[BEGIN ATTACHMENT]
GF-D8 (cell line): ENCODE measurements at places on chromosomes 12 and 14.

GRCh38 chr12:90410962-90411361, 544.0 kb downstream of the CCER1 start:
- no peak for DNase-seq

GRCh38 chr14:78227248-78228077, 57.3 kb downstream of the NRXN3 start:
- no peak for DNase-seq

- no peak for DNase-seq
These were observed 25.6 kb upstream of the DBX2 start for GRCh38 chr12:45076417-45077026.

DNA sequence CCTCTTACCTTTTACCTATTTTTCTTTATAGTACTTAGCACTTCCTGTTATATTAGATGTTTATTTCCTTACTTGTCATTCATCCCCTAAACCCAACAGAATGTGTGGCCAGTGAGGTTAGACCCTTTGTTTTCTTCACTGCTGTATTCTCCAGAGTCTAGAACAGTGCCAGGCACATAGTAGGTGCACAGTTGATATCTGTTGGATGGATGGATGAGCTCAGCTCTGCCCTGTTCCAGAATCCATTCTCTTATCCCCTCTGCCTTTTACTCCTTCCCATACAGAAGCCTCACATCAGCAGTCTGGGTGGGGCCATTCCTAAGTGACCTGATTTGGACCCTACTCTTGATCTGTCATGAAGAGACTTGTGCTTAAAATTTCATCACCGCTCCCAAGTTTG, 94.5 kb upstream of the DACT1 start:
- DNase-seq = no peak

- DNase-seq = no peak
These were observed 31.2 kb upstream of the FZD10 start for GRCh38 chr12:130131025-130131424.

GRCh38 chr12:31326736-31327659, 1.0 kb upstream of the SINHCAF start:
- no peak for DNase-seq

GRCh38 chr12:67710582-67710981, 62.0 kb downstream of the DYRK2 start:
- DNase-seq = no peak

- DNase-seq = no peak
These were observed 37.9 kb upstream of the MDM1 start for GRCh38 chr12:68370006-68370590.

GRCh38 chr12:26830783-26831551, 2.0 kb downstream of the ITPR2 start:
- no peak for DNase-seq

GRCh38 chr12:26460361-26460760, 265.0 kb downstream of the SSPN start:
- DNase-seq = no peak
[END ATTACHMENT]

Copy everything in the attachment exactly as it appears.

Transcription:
GF-D8 (cell line): ENCODE measurements at places on chromosomes 12 and 14.

GRCh38 chr12:90410962-90411361, 544.0 kb downstream of the CCER1 start:
- no peak for DNase-seq

GRCh38 chr14:78227248-78228077, 57.3 kb downstream of the NRXN3 start:
- no peak for DNase-seq

- no peak for DNase-seq
These were observed 25.6 kb upstream of the DBX2 start for GRCh38 chr12:45076417-45077026.

DNA sequence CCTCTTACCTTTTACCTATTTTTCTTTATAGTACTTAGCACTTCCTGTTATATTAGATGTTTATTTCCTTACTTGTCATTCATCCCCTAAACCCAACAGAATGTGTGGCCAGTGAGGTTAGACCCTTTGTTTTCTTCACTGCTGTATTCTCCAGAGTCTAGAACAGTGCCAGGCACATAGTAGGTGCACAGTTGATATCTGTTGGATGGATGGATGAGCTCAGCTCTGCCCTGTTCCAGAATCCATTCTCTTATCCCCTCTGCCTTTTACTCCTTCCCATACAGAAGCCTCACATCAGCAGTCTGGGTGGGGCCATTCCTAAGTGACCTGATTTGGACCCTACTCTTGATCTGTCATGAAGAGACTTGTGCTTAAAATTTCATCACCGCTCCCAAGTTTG, 94.5 kb upstream of the DACT1 start:
- DNase-seq = no peak

- DNase-seq = no peak
These were observed 31.2 kb upstream of the FZD10 start for GRCh38 chr12:130131025-130131424.

GRCh38 chr12:31326736-31327659, 1.0 kb upstream of the SINHCAF start:
- no peak for DNase-seq

GRCh38 chr12:67710582-67710981, 62.0 kb downstream of the DYRK2 start:
- DNase-seq = no peak

- DNase-seq = no peak
These were observed 37.9 kb upstream of the MDM1 start for GRCh38 chr12:68370006-68370590.

GRCh38 chr12:26830783-26831551, 2.0 kb downstream of the ITPR2 start:
- no peak for DNase-seq

GRCh38 chr12:26460361-26460760, 265.0 kb downstream of the SSPN start:
- DNase-seq = no peak